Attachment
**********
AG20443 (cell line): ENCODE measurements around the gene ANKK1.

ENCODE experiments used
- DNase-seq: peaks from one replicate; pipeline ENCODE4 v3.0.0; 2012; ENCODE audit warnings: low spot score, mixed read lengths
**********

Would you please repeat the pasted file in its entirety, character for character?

AG20443 (cell line): ENCODE measurements around the gene ANKK1.

ENCODE experiments used
- DNase-seq: peaks from one replicate; pipeline ENCODE4 v3.0.0; 2012; ENCODE audit warnings: low spot score, mixed read lengths